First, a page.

by Sam Franklin | June 29, 2022 | 11 min read
Operating cash flow - what it tells you about your businessGet funded
Last updated: July 08, 2022
“Entrepreneurs believe that profit is what matters most in a new enterprise. But profit is secondary. Cash flow matters most.” – Peter Drucker.
If you’ve been following our cash flow series by now, it should be well and truly established that financial analysis, forecasting, and in-depth knowledge of your cash flow is imperative for the long-term success of your SME.
You’re also probably coming to realise that there are many different ways of measuring your cash flow - with each metric revealing different snippets of information about your business’s finances.
Operating cash flow is no different. It’s a vital metric that tells you how effective your normal business operations are at generating cash. So much so that it’s one of the key factors scrutinised by financial analysts when assessing a company’s viability for investment or lending.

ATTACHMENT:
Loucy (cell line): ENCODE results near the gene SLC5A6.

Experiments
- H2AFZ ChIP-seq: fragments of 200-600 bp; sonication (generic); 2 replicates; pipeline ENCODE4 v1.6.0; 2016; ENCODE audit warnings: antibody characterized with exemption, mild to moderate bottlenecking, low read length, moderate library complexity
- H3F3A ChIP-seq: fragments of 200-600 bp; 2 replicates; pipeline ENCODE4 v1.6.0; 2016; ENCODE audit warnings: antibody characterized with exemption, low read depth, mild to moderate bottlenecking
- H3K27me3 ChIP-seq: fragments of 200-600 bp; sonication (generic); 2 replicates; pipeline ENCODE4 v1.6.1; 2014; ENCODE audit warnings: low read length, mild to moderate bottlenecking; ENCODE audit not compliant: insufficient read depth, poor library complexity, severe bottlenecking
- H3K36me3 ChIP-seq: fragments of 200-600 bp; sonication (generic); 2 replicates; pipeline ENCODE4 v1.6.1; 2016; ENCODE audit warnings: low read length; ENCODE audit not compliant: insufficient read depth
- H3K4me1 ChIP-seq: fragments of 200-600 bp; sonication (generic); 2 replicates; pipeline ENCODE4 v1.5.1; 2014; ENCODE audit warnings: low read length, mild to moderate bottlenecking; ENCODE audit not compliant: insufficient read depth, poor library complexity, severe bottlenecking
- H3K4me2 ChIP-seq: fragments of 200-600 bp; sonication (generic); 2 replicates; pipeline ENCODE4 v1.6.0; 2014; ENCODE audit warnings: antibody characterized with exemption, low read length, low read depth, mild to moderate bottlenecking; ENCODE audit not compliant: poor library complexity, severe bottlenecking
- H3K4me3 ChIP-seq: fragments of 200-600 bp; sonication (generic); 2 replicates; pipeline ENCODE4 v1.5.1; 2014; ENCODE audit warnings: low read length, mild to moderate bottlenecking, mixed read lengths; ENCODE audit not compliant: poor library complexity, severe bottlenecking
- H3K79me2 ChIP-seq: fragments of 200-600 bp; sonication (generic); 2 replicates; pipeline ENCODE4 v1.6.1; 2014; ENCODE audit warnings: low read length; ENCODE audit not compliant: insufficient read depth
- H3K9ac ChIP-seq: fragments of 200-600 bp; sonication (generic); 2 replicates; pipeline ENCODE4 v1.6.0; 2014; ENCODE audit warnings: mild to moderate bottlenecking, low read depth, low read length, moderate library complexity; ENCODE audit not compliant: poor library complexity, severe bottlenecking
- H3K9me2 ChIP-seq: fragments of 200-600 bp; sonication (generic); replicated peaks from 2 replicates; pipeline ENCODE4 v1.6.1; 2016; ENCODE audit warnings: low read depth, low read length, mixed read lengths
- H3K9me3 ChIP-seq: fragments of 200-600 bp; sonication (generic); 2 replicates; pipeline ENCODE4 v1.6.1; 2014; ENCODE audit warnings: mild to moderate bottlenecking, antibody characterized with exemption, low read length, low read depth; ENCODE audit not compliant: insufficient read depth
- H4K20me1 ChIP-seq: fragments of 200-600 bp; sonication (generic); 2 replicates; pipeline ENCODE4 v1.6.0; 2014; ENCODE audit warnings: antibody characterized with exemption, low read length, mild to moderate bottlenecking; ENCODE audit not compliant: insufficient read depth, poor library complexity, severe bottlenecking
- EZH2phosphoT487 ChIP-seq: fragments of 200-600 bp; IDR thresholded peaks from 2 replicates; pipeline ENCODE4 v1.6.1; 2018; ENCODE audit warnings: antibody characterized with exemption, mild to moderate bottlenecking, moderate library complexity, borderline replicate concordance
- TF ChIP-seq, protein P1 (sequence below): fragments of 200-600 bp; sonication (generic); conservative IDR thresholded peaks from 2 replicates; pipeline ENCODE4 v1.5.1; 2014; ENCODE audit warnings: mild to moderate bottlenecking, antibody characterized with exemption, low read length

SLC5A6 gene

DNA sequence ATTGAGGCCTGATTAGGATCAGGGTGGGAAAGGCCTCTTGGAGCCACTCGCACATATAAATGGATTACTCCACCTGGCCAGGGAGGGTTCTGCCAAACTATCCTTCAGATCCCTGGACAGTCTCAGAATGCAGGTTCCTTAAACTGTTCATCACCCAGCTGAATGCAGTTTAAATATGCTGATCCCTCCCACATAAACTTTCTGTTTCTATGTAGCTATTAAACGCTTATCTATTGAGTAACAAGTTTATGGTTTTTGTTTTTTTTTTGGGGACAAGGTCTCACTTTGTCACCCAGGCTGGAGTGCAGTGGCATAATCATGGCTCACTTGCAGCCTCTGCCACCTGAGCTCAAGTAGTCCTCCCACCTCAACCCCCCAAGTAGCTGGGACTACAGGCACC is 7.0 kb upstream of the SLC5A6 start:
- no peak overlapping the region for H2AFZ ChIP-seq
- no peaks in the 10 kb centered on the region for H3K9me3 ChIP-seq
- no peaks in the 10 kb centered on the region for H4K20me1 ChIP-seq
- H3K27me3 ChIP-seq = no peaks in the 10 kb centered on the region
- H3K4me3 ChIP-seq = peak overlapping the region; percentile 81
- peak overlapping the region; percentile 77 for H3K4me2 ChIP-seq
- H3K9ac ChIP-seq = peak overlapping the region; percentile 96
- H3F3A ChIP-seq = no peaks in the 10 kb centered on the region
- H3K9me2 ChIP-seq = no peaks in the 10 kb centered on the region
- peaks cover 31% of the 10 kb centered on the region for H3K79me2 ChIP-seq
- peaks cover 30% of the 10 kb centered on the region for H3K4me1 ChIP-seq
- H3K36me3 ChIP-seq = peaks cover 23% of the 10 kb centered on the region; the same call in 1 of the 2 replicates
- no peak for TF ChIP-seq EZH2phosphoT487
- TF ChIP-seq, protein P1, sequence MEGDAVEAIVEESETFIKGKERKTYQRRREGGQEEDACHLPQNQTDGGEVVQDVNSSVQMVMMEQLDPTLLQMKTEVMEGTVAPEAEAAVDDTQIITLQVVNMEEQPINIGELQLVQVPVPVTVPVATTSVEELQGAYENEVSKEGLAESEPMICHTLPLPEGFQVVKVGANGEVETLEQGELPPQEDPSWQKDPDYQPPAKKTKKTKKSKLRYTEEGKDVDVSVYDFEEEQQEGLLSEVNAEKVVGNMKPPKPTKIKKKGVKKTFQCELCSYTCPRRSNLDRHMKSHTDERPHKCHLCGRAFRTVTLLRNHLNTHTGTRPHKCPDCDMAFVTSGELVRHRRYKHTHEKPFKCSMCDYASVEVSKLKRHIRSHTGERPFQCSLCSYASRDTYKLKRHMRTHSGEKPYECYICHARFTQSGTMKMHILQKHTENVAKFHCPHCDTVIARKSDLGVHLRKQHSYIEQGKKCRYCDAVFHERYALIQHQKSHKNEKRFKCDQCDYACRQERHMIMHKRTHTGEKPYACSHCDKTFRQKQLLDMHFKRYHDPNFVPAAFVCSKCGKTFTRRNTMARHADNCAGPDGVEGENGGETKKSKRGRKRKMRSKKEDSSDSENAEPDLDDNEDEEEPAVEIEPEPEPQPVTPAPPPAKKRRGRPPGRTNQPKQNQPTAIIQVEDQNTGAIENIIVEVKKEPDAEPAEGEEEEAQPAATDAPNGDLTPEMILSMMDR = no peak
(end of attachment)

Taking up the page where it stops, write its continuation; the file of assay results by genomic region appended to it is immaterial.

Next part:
Read on to learn what separates operating cash flow from other cash flow metrics, what ratios your business should be aiming for, and how to improve your operating cash flows.
Before we do that, let’s find out what operating cash flow is and how it’s calculated.
What is operating cash flow?
On a company’s cash flow statement (found on your company’s financial statement), there are three main components:
Cash flow from operating activities*, cash flow from investing activities, and cash flow from financing activities.
*Cash flow from operating activities (CFO) is also commonly referred to as operating cash flow (OCF), which is how we’ll be referring to it in this article.
As you can see, operating cash flow (OCF) doesn’t include any cash from investing or financing activities - these are reported separately. Therefore, OCF represents the net amount of cash generated solely from your core business operations over a specific period.
Examples of core operating activities include:
Cash receipts from providing services & goods sold
Research and development
Production of goods
Basically, any cash inflow or outflow relating to the direct operations of your business - the difference between these inflows and outflows provides the operating cash flow figure.